St. Peter’s Church
The oldest church in Riga, St. Peter’s is also the most popular amongst tourists because the tower offers a beautiful panoramic view of the city. There is an entry fee but once you had paid you are welcome to take the elevator to the look out and spend as long as you like.
Museum of Occupation of Latvia
A must-see in Riga, the Museum of Occupation of Latvia houses a collection of memorabilia and items depicting the history of the Latvian occupation during 1940-1991. The exhibits, following the museums motto of Remembering, Commemorating, Reminding, show what life was like during these times; the horrors the people faces during the Soviet and Nazi terrors, and their fight and eventual triumph in regaining their freedom in 1991. There is no fixed price for visiting, but donations in an amount of your choosing are requested upon arrival
The Corner House
Located on the corner of Brivibas and Stavu streets is the Corner House; the KGB headquarters during the times of the Latvian Occupation. During the Occupation years many Latvians were tortured, imprisoned and murdered here. Many more were interrogated on the premises before being sent to work camps. At the time of my visit the Corner House was not open to viewers, however it typically is.
An important Latvian Monument, the freedom monument was created in remembrance of the soldiers who lost their lives in the Latvian War of Independence. It was completed in 1935 and survived the soviet occupation. The monument shows a woman with her arms open wide, which is meant to be reflective of freedom embracing the whole of Latvia. Today it is a major meeting point for public gatherings and official ceremonies.
Riga Central Market
One of the most unique aspects of the city is the Riga Central Market. One of the largest markets in Europe, the Riga Central Market is easily identifiable by the fact that it is housed in parts of old zeppelin hangers. With vendors both outside and inside, this market has a ton of things to offer ranging from meats and produce, to freshly baked foods, traditional clothing, and souvenirs. It’s a great place to visit in the mornings and grab some home made baked goods and fruit for breakfast.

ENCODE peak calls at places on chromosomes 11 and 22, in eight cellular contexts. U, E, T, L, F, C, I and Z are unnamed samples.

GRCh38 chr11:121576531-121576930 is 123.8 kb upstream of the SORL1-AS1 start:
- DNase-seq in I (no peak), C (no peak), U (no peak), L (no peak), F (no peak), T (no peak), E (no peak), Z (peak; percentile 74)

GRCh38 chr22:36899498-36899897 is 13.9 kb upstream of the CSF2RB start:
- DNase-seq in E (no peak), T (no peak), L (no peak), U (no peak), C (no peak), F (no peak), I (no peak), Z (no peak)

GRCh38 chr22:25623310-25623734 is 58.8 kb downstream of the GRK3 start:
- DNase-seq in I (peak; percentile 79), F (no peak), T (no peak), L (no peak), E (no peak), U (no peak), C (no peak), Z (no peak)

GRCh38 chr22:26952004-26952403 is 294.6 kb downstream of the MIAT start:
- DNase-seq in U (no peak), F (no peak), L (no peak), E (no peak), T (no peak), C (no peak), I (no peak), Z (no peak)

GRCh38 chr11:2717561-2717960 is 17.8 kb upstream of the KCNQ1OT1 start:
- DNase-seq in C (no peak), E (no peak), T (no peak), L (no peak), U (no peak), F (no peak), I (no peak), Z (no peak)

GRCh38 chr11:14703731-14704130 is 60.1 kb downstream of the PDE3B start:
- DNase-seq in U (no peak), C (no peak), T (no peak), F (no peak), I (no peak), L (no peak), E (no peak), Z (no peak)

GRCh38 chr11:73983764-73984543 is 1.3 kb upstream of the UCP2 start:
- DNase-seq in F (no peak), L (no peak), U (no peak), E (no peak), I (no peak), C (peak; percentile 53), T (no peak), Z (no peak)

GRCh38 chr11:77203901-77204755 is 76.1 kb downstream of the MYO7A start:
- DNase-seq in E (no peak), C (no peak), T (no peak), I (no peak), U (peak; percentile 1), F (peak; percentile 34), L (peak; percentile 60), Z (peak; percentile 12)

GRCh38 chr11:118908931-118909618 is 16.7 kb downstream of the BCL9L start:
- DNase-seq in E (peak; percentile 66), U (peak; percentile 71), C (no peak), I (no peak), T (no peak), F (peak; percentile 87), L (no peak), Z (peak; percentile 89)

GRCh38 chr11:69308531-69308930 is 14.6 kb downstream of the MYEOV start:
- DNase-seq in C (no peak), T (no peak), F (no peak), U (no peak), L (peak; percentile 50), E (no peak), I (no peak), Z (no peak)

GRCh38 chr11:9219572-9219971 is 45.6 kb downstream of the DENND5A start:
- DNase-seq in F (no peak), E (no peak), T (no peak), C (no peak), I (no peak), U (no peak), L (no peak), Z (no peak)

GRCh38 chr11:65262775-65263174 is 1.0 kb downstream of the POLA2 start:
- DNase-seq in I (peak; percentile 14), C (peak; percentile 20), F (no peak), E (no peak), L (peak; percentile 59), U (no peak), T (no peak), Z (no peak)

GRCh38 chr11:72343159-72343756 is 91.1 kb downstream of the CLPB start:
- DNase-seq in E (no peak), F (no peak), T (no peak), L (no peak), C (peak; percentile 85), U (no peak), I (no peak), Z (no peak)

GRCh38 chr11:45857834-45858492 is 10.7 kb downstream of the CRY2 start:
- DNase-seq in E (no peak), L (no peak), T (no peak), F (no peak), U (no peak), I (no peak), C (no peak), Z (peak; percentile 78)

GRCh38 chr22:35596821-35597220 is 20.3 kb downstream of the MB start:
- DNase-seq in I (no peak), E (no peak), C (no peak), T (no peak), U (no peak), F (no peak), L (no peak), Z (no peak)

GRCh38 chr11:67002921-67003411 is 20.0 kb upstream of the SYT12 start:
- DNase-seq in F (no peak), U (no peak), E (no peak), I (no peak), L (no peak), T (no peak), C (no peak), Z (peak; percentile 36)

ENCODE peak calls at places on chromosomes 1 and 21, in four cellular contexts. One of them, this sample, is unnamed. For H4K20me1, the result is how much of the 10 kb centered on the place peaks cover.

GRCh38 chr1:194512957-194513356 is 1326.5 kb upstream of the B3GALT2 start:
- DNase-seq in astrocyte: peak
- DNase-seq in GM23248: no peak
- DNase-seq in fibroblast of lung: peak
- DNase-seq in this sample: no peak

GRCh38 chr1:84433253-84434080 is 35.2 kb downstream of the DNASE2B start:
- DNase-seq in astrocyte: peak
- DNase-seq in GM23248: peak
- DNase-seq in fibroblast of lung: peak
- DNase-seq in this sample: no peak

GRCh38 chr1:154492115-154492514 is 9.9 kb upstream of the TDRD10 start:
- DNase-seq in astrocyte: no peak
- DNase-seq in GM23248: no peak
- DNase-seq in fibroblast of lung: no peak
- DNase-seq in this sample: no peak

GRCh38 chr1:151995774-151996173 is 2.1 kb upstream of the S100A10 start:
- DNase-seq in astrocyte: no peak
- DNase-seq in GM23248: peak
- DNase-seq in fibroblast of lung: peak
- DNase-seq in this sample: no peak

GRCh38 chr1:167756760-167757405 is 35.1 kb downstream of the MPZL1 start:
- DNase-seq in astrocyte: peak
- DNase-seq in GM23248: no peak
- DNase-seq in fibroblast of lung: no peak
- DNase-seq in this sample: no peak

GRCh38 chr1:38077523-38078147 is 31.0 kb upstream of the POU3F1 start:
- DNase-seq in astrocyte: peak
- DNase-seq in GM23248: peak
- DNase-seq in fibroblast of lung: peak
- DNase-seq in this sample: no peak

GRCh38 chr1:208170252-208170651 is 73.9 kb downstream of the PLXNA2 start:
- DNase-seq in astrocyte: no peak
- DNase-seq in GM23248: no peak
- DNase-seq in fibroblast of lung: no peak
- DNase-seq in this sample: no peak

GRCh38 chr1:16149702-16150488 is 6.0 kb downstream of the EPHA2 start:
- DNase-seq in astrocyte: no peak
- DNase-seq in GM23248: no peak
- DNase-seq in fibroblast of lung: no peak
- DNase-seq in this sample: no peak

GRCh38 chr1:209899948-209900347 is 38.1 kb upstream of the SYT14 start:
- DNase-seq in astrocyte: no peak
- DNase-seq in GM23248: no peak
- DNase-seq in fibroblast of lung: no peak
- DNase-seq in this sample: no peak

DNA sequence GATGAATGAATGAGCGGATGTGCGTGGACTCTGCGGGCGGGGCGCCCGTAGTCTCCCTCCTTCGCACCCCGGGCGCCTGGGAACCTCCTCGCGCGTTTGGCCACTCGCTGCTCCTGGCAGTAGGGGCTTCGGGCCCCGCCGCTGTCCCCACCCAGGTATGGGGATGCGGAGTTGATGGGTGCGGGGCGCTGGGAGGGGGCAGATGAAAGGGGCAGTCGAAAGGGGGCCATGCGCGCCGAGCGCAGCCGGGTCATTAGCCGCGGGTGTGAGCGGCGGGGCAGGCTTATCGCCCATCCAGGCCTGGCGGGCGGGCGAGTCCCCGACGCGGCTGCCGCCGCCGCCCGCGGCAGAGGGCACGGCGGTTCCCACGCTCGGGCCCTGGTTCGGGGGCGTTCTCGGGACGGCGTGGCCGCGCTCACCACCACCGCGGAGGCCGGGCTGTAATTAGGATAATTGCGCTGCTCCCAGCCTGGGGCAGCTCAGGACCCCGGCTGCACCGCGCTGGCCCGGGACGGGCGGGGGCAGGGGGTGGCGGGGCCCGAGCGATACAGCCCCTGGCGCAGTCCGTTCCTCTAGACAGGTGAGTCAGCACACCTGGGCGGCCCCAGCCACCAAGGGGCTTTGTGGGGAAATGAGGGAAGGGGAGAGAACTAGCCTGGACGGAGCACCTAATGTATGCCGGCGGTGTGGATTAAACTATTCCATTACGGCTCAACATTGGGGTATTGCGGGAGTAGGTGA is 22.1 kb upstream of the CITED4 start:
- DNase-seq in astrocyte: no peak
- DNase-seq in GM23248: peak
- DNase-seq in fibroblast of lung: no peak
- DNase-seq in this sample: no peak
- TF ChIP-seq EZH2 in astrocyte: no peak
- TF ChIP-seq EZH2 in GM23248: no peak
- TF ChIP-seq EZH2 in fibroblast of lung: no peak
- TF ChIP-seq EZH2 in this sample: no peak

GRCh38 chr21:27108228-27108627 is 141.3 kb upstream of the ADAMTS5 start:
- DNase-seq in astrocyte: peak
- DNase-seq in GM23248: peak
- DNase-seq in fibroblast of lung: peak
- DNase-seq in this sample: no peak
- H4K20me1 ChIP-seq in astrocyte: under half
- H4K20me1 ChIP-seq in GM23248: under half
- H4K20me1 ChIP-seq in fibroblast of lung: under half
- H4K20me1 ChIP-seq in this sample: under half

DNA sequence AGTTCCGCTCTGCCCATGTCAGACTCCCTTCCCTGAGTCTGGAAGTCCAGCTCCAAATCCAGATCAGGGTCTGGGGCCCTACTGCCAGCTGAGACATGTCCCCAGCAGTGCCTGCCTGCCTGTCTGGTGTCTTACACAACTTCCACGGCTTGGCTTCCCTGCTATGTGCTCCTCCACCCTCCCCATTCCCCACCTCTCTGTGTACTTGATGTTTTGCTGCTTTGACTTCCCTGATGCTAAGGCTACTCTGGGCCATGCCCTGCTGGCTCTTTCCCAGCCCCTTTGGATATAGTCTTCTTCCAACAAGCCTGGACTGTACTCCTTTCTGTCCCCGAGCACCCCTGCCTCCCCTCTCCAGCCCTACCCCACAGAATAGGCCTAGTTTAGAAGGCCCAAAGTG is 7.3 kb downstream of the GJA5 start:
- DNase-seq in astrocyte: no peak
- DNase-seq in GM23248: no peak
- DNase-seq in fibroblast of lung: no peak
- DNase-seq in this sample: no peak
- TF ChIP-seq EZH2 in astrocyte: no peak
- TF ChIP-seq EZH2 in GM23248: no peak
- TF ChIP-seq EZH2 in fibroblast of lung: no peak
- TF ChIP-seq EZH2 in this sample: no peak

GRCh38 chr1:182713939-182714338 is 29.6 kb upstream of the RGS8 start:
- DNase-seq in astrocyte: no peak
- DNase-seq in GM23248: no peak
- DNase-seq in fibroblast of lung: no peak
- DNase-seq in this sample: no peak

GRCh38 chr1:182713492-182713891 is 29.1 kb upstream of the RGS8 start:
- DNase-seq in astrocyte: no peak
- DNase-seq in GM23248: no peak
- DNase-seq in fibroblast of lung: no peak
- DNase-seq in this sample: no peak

Food and Drink in Riga
Traditional Latvian food is very hearty and filling; lots of potatoes, pork, and given its location on the Baltic sea, fish. I ate out one night and ordered potato pancakes and salmon with a mixed vegetable salad- it was honestly one of the best meals I have ever had.
Latvia also has a traditional drink: Black Balsam, which is definitely an acquired taste. Locals swear that it can also be used as a medicine if sick. It comes in two flavours; traditional and black current, and is something every visitor should try at least once.
Nightlife in Riga
Riga is known for a big bar and nightclub scene which is popular with many Europeans. Beers tend to run you around 3 euro in old town, and will be a euro or so cheaper outside of it. Most venues offer happy hour to be sure to take advantage.
When I visited there were plenty of warnings of mafia-run bar scams. I’m not sure if this is the case anymore but, as always, be cautious if you go out drinking. If you aren’t sure, consider joining a pub crawl to ensure you end up at safe/trustworthy places.
A Note on Travel Insurance in Latvia
Please, do NOT travel without travel insurance! I’ve had to rely on mine multiple times. While the cost may seem annoying and better spent elsewhere, trust me when I say you’ll be sorry if you don’t have it. For just a couple bucks a day, you can save yourself a whole lot of stress and money. I like to recommend SafetyWing for travel medical insurance as they are one of the most affordable options I’ve found, plus, they are who I use and I have had great experiences with them. Learn more about the importance of travel insurance here.